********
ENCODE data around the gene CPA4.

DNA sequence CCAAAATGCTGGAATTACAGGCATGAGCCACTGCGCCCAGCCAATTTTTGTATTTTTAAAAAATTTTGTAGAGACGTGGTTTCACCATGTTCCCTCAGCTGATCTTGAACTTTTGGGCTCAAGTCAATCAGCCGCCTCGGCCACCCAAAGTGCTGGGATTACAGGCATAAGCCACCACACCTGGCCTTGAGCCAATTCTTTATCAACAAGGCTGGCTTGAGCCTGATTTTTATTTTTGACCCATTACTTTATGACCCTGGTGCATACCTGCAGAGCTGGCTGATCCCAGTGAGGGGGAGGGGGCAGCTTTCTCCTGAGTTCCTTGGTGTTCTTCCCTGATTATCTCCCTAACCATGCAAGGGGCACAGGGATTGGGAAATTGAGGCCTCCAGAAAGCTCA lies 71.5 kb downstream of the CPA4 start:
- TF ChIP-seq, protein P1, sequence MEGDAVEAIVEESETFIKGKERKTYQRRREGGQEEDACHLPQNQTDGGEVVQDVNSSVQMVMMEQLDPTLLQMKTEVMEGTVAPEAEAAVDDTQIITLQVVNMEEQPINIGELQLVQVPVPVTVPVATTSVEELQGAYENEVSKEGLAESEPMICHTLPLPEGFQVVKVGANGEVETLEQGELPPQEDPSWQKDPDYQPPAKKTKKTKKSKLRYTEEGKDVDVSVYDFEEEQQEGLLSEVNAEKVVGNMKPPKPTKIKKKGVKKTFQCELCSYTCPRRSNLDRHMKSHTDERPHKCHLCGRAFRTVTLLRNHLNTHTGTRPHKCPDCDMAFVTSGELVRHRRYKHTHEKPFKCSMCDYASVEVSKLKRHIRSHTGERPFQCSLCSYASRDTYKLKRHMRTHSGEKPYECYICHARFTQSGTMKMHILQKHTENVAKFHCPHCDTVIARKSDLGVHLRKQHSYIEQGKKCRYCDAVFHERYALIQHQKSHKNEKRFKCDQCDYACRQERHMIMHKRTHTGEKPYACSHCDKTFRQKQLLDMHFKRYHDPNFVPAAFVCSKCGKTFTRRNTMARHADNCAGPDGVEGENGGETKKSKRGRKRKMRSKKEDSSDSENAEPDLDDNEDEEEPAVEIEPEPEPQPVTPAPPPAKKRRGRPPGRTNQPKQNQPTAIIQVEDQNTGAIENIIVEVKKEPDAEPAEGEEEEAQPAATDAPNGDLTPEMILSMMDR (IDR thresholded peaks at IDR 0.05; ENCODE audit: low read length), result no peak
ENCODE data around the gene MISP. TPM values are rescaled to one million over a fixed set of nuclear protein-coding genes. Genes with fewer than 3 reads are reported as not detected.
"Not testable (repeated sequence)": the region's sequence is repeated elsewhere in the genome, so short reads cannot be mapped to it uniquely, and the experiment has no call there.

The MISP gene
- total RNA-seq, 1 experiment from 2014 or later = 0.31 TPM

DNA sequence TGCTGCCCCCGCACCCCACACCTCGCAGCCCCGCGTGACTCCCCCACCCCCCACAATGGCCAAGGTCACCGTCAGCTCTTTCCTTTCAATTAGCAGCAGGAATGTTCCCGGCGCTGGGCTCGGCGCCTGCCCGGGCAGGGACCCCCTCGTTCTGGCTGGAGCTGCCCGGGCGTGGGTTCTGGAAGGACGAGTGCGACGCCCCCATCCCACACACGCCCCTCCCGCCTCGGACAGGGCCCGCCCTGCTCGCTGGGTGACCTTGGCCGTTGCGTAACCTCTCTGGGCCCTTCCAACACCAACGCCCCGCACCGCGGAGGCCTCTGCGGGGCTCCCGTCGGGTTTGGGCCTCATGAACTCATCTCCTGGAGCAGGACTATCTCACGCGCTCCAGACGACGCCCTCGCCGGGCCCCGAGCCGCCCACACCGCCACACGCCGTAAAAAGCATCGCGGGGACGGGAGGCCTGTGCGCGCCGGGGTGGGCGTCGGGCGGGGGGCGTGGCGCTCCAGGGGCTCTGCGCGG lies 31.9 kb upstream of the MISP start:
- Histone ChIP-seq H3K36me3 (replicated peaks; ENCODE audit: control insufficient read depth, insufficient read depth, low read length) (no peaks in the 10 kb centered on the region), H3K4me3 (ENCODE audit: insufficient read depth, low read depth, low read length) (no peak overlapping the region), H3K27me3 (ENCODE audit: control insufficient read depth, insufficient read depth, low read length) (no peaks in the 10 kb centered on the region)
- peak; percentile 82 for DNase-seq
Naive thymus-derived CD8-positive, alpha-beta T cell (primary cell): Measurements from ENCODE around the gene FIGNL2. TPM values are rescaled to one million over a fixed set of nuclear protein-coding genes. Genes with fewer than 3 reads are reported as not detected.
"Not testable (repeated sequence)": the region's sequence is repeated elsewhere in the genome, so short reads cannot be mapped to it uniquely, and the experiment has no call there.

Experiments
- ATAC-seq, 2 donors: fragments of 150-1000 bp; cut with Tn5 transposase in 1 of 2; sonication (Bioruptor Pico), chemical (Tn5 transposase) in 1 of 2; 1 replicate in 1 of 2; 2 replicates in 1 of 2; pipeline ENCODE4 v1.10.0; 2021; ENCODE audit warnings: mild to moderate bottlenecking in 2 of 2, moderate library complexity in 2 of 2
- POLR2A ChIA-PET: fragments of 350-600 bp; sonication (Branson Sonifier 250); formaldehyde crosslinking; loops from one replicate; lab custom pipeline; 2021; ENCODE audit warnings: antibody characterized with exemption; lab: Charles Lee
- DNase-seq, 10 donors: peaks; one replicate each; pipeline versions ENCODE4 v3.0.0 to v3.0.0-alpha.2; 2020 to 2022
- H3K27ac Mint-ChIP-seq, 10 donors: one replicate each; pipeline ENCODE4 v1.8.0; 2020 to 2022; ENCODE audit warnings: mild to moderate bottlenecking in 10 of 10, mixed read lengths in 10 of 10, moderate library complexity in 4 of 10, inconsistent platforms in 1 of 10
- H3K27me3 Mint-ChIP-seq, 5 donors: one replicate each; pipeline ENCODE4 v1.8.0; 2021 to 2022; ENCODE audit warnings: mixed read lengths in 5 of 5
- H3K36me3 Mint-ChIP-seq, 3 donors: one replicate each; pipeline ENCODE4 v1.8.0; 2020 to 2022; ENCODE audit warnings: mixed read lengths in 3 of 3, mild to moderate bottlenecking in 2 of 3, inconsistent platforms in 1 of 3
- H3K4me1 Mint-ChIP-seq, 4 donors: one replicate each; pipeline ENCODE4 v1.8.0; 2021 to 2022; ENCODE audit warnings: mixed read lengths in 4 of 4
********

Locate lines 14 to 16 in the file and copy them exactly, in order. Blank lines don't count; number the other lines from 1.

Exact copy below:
- ATAC-seq, 2 donors: fragments of 150-1000 bp; cut with Tn5 transposase in 1 of 2; sonication (Bioruptor Pico), chemical (Tn5 transposase) in 1 of 2; 1 replicate in 1 of 2; 2 replicates in 1 of 2; pipeline ENCODE4 v1.10.0; 2021; ENCODE audit warnings: mild to moderate bottlenecking in 2 of 2, moderate library complexity in 2 of 2
- POLR2A ChIA-PET: fragments of 350-600 bp; sonication (Branson Sonifier 250); formaldehyde crosslinking; loops from one replicate; lab custom pipeline; 2021; ENCODE audit warnings: antibody characterized with exemption; lab: Charles Lee
- DNase-seq, 10 donors: peaks; one replicate each; pipeline versions ENCODE4 v3.0.0 to v3.0.0-alpha.2; 2020 to 2022